Global Citizens Reading List

Late in 2016, I stumbled on a post on Global Citizens entitled, "16 Books From 2016 That All Global Citizens Should Read." As a lover of lists and all things reading and someone who wishes to be an informed and engaged global citizen, this post immediately called out to. I recorded all of the titles in my planner and requested several of them from the library that day. 

Since then I've read three of them and a couple more checked out from the library. Here are my thoughts so far: 

Behold the Dreamers by Imbolo Mbue

This immigrant story was described in one review as a combination of Americanah and The Help, and I found that to ring very true. The story was as engaging as it was heartbreaking. I was caught up in the story and read it very quickly, but its themes and issues have left me thinking about it weeks later. The author paints a vivid picture of immigrant life in New York City and the way undocumented workers' livelihoods are tied so closely with their employers. I recommend this book to anyone who wants to learn more about the experience of coming to America from Africa. Or, who just wants to read a great story.

The Bad-Ass Librarians of Timbuktu by Joshua Hammer

I was so ready to devour this book, but I ended up having to push through to finish. The lure of librarians and African adventure gave me the impression I'd be reading a literary Indiana Jones tale. But the book ended up being much more about the radical Islamic jihad and hostile takeover of communities in northern Africa and Mali in particular. The book follows the real life story of a Malian man who gathers and preserves scattered manuscripts in a library in Timbuktu. These books are hundreds of years old and demonstrate a period of flourishing Islamic scholarship and culture in the region. Because of many of the book's secular content, Jihadis threaten to destroy them and with them, the history of the important Islamic thought. The librarians in the book must secretly evacuate the manuscripts to safety. The author makes the horror of living under Islamic terrorists very real. It's an important subject I need to learn more about, but it was difficult reading. I can't saw that I enjoyed the book, but I am glad that I read it.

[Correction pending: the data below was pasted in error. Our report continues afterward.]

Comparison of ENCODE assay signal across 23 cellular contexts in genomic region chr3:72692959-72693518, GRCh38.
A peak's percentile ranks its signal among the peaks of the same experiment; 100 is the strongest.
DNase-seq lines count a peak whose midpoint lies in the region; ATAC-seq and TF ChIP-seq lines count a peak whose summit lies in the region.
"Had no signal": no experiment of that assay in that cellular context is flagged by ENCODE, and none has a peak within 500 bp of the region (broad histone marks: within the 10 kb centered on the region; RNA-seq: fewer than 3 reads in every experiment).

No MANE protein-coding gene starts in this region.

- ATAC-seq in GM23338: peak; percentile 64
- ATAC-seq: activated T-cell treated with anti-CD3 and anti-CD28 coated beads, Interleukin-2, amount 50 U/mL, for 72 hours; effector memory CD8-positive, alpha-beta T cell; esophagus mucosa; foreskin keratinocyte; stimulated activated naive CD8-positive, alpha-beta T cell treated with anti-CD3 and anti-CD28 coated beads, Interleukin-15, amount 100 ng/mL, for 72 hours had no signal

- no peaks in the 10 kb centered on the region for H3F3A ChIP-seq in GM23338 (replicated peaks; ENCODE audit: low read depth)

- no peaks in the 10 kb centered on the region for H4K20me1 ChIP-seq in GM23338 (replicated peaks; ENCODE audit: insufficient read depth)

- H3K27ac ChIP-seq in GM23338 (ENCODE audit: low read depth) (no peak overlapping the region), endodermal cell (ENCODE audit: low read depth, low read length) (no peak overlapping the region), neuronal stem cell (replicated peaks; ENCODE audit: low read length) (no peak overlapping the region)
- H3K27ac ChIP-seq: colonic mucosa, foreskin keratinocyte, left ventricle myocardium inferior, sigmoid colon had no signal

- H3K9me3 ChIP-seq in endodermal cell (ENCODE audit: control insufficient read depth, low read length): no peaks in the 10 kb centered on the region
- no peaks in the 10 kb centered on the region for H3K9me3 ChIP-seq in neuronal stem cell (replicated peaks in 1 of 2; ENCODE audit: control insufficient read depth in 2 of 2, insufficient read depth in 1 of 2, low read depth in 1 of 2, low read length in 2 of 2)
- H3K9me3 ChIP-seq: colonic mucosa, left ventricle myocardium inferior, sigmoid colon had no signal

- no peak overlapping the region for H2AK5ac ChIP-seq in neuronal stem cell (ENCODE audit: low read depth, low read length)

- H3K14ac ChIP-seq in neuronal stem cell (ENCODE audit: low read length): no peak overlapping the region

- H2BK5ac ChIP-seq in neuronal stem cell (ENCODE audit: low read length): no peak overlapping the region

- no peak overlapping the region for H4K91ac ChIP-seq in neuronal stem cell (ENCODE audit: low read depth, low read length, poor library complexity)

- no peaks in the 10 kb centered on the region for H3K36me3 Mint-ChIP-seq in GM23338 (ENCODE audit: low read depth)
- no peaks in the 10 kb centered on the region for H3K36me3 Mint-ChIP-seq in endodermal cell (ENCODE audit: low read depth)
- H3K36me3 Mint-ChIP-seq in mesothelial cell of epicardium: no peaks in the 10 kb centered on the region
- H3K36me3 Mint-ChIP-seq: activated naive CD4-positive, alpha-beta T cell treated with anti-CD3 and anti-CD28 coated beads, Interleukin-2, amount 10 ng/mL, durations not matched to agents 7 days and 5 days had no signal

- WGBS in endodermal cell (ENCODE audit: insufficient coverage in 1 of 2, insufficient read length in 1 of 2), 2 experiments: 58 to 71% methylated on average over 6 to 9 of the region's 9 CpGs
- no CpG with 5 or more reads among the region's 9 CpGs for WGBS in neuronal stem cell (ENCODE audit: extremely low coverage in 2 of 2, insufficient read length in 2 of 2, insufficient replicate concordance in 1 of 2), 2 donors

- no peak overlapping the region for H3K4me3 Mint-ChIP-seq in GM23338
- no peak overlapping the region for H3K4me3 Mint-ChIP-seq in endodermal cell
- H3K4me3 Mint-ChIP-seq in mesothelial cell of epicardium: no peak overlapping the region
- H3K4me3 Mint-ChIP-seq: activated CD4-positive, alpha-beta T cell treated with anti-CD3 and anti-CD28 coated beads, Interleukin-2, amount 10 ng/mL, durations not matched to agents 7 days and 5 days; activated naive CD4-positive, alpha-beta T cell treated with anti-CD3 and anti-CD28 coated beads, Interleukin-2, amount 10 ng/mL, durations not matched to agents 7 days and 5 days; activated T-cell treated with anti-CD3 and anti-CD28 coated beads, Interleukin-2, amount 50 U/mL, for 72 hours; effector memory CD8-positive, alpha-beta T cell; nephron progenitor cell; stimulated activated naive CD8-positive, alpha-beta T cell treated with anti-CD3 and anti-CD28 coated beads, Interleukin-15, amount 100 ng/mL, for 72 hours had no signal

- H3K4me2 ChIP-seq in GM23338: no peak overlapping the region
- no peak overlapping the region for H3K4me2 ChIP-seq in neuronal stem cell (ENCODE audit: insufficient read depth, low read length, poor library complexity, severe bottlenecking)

My most significant takeaway from the book was the great importance of the ancient north African texts. For centuries, defenders of African enslavement supported their position with the argument that Africans were illiterate, uncivilized savages. They claimed that there were no great works of advanced thought from the continent and that this somehow proved that Africans were lesser human beings and therefore worthy of enslavement. Of course, this argument is grotesque and completely unacceptable even if it were true. But these texts disprove the argument and for a number of African-Americans mentioned in the book, that was deeply significant. I am grateful to the author for helping me understand this aspect of African history that I had not appreciated before.

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Here Comes the Sun by Nicole Dennis-Benn

This novel is told from the perspectives of four Jamaican women trying to make more of their lives in a poor part of the island. Once again, I found the subject matter of the book hard to get through. Many of the events depicted are tragic and several of the scenes were uncomfortable for me to read. I'm sure it depicts a reality that many Jamaicans and others face, and for that, I am glad I read the book. The dialogue in Jamaican dialect was hard to understand sometimes, but it got easier as I continued reading.

One scene in particular stood out to me. Two of the narrators are sisters who are fifteen years apart in age. Margot, the elder sister works ragged to send her younger sister, Thandie to school and on to a better, more prosperous life. At 30, Margot is used to being wiser and more sophisticated than her 15 year old sister. However, during one conversation, Margot is unnerved by Thandie's implication that something is too complicated for Margot to understand. As she begins to resent Thandie for this, she realizes that this is exactly what she has been working so hard for. She has been toiling for years solely for her sister's education and intellectual improvement. Margot wanted Thandie to surpass her so she could get a better job as a doctor or a lawyer and support Margot and their mother. Margot wanted the rewards of Thandie's education, but was unprepared for the emotional byproducts. When Thandie's advanced education and understanding begins to show in her conversations with her older sister, Margot is uncomfortable with the role reversal. Margot recognizes the contradiction in her thinking, but can't help feeling left behind. I loved this moment for its nuance and complexity. There are so many things we wish for, work hard for even, but don't fully appreciate the ramifications of until they are upon us. I would recommend this novel for that scene alone. It was powerful.

What globally minded books have you been reading lately?                                                                                                                     

Caitlin Supcoffbooks, reading, lists